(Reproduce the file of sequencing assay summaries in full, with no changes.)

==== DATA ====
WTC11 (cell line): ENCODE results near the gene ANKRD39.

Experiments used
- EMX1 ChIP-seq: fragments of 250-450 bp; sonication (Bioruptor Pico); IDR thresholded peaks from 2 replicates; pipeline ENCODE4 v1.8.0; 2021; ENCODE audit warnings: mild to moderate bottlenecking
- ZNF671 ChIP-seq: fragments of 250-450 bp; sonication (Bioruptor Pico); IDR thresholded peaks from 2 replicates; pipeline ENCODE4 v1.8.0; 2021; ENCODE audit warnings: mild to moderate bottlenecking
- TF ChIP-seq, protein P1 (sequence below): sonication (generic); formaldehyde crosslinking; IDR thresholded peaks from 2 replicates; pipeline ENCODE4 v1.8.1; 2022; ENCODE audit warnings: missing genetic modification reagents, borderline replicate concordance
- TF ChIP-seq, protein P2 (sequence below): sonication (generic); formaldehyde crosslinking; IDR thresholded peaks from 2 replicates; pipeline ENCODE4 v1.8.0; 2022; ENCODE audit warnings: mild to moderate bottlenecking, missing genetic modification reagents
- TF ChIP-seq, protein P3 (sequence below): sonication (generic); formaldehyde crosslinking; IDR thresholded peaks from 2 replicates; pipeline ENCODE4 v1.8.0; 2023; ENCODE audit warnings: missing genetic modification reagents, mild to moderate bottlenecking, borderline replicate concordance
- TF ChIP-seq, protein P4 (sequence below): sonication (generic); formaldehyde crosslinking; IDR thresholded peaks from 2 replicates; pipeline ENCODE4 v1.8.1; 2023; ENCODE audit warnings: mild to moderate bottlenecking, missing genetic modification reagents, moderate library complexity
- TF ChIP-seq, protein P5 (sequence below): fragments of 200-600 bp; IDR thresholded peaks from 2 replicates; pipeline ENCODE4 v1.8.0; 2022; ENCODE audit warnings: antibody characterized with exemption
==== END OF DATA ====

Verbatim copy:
WTC11 (cell line): ENCODE results near the gene ANKRD39.

Experiments used
- EMX1 ChIP-seq: fragments of 250-450 bp; sonication (Bioruptor Pico); IDR thresholded peaks from 2 replicates; pipeline ENCODE4 v1.8.0; 2021; ENCODE audit warnings: mild to moderate bottlenecking
- ZNF671 ChIP-seq: fragments of 250-450 bp; sonication (Bioruptor Pico); IDR thresholded peaks from 2 replicates; pipeline ENCODE4 v1.8.0; 2021; ENCODE audit warnings: mild to moderate bottlenecking
- TF ChIP-seq, protein P1 (sequence below): sonication (generic); formaldehyde crosslinking; IDR thresholded peaks from 2 replicates; pipeline ENCODE4 v1.8.1; 2022; ENCODE audit warnings: missing genetic modification reagents, borderline replicate concordance
- TF ChIP-seq, protein P2 (sequence below): sonication (generic); formaldehyde crosslinking; IDR thresholded peaks from 2 replicates; pipeline ENCODE4 v1.8.0; 2022; ENCODE audit warnings: mild to moderate bottlenecking, missing genetic modification reagents
- TF ChIP-seq, protein P3 (sequence below): sonication (generic); formaldehyde crosslinking; IDR thresholded peaks from 2 replicates; pipeline ENCODE4 v1.8.0; 2023; ENCODE audit warnings: missing genetic modification reagents, mild to moderate bottlenecking, borderline replicate concordance
- TF ChIP-seq, protein P4 (sequence below): sonication (generic); formaldehyde crosslinking; IDR thresholded peaks from 2 replicates; pipeline ENCODE4 v1.8.1; 2023; ENCODE audit warnings: mild to moderate bottlenecking, missing genetic modification reagents, moderate library complexity
- TF ChIP-seq, protein P5 (sequence below): fragments of 200-600 bp; IDR thresholded peaks from 2 replicates; pipeline ENCODE4 v1.8.0; 2022; ENCODE audit warnings: antibody characterized with exemption